It shouldn’t come as a surprise that one can act with sympathy toward the mentally ill or toward small dogs while being generally suspicious of larger socially ameliorative projects, or inclined to deliver stiffly raised middle-fingers to one’s fellow humans. But this divide in charitable sensibility between local parishioners and urban planners and politicians is a longstanding one—at least as far back as late 18th century British poor relief laws, which proposed putting all indigents, vagrants, beggars, and those without useful occupations into workhouses, for their own good and the good of the economy, and occasioned the poet William Wordsworth’s impassioned argument for letting beggars roam free, in order to allow those only slightly more fortunate a suitable object for their compassion and sympathetic attention—and it will not be resolved anytime soon on the 21st century streets of the City of Brotherly Love. My own interest in “the Korean from outer space” is not particularly rooted in sympathy. I have no real desire to know more about his family history, his medication schedule. He doesn’t want or depend upon my charity or my notice, except in the sense that he invites attention in order to punish anyone who bestows it. That I even learned his name by coincidence—it’s “Mitch”—strikes me as too much information. Like the old man and his air currents, Mitch lives in the collective mind of the neighborhood as a subject of shared fascination.
Taken together, these two types, occupying the same territory of four square blocks and small alleys, give the neighborhood a certain vibe, or energy. They are, in the old Romantic phrase, genii loci, spirits of the place. They create a mood as much as any building, storefront, or structure. While it might seem cold to treat these characters as a kind of living architecture—shrines to their own aberrancy—seeing them in this way also strikes me as the opposite of “dehumanizing.” They are not problems to be solved with better care for the aging, or investment in mental hospitals. Their persistence, even their relative health, these are indications of the kind of world my neighborhood is.
The dynamics these characters bring to the streets, the responses they call forth—wonder, anxiety, intimations of an anger or sadness in human life that endures at a level deeper than will or intention—all this testifies to a fortunate failure of a familiar pattern of hyper-gentrification that was supposed to have taken hold in places like this one. The neighborhood has all the solidly quaint, mixed-use, “structurally” (although not particularly ethnically) diverse markers of a post-industrial American city ripe for expensively appointed revival. From an architectural and sociological standpoint, this area is almost an exact homologue of New York’s Greenwich Village. And yet it has remained perennially “on the cusp” of gentrification ever since I moved here over ten years ago. It hasn’t been for lack of effort on the part of city politicians, landlords, and developers, but the models of high end development that worked in New York or San Francisco haven’t grafted as well as might have been anticipated. Restaurants are replaced by other restaurants, the antique shops gave way to pet shops; the same barbers, orthotics suppliers, and hardware stores now coexist with the “primping economy” of blow dry bars, high end nail salons, and yoga for pregnant women. The gay community has grown grayer, but they haven’t moved out. Many of them own their homes and local businesses, which has prevented the rent-driven rainbow flight from New York’s Village and, later, Chelsea. Each year, a new population of medical students and art students rent the same set of apartments in converted townhouses. Each year, another young couple with kids, having stuck around for the infant yoga program, decides to move to the suburbs to take advantage of their better-funded and more affordable schools.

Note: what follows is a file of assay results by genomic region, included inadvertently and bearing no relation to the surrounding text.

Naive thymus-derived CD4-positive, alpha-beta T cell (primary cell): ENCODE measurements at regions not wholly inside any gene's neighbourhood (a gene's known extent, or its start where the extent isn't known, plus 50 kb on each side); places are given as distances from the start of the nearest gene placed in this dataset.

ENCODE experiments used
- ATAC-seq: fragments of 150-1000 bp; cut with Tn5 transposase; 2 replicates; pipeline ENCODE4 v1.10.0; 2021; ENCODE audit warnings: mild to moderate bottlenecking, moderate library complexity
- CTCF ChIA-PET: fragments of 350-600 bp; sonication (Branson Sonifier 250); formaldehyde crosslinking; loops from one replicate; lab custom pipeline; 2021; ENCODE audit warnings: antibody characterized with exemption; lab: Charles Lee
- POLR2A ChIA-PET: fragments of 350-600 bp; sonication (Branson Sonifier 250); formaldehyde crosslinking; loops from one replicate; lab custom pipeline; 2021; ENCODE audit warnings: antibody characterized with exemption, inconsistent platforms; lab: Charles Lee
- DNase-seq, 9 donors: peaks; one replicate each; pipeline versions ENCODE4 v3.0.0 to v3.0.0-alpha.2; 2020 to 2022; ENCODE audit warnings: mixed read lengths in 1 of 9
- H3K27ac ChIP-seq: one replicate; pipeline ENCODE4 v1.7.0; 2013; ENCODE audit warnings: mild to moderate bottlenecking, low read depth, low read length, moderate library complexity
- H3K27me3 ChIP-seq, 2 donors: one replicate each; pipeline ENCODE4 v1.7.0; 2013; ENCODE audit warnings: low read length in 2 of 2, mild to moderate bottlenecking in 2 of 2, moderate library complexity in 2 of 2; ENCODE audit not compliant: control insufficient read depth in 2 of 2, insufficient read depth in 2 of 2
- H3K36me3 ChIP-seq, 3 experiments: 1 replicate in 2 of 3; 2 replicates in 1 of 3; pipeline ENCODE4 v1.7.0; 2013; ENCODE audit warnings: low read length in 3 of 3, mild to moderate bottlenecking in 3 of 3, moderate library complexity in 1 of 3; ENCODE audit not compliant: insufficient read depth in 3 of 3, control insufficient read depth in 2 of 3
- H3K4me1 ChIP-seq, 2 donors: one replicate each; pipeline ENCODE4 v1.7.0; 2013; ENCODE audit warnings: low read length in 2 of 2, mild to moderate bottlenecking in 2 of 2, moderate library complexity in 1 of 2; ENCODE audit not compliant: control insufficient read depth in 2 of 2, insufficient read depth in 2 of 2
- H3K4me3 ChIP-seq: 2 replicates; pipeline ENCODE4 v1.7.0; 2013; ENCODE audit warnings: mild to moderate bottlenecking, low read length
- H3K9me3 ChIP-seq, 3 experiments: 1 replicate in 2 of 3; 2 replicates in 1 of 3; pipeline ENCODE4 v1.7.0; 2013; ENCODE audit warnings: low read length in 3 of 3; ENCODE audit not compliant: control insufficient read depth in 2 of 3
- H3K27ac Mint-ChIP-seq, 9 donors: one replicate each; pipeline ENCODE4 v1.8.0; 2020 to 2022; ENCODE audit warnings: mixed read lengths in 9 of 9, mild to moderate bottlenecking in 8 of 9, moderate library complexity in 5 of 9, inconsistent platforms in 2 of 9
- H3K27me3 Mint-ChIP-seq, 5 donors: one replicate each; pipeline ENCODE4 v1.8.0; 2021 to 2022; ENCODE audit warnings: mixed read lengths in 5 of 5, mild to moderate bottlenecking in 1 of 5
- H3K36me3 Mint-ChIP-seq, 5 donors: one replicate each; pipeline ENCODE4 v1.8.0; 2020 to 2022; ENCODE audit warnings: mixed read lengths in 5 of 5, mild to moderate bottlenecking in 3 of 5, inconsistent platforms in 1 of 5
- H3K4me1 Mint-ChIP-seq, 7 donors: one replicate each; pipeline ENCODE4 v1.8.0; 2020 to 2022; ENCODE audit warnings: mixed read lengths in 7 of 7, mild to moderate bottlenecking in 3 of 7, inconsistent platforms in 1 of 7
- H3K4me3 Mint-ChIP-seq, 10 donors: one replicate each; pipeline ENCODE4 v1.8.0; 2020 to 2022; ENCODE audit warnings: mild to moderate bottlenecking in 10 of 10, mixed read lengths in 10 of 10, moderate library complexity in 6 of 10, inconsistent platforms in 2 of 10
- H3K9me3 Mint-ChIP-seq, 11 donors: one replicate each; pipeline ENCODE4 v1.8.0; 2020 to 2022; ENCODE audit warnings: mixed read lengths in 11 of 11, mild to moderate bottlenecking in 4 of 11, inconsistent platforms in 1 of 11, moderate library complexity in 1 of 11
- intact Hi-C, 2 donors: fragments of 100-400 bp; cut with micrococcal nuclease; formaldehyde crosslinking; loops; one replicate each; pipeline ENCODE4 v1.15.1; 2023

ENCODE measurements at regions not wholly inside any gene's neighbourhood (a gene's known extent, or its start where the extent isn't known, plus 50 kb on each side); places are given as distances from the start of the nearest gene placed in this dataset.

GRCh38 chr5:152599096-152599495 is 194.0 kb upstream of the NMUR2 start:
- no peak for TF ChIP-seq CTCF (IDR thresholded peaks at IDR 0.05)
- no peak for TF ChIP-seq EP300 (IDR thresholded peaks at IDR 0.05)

The neighborhood belies the promised blitzkrieg of progress, although it might be better to think of its stasis as a more sustainable form of it, a limited triumph. People here carry on medievally, the same gestures carried out by the same actors, often. Our lives are a more normalized version of the two spirits. We like the feeling of going to the corner store, regardless of the prices. Or we curse out our neighbors, to their backs, when they double park their cars in the bike lane, fail to clean up after their dogs, or scream at their lovers in the streets. Or we make art the way that spiders weave their webs and birds build their nests. What I’m describing isn’t new, it’s a form of provincialism, the eternal village of Balzac’s “Country Doctor” or Tolstoy’s peasantry, a world outside of productive time, of maximally utilized space. Transposed to the city, however, one feels it with a shock of atavism, the way it felt to watch a homeless man calmly taking a dump in front of a new gastropub. This is the idiocy of urban life, as Marx could never have imagined it, since, for him, cities were, in theory, perpetual dynamos.
The qualities of space and time that open up in the presence of the two totems are both uniquely of the city and opposed to it. Their modes of existence—senescent exhibitionism, spiraling, self- consuming creativity and aggression—couldn’t be sustained anywhere other than an urban space. Where else, at a minimum, would the old man find so many air ducts! Where else would there be a public for him to ignore, or for the Korean Caliban to curse? In the same breath, however, they resist utterly any attempt to join the public life of the city, to be made into sentimental types, emissaries from the good old days, carnival figures of endearing quirkiness. They circulate outside normal modes of recognition, as garish reminders of an older truth from a darker time. They’re enduringly broken in a way that life isn’t meant to be, but often is.
Marco Roth is a founding editor of the journal n+1 and the author of The Scientists: A Family Romance (FSG, 2012), in Francesco Pacifico’s incomparable Italian as Gli Scienziati (Indiana Editore). He lives in Philadelphia.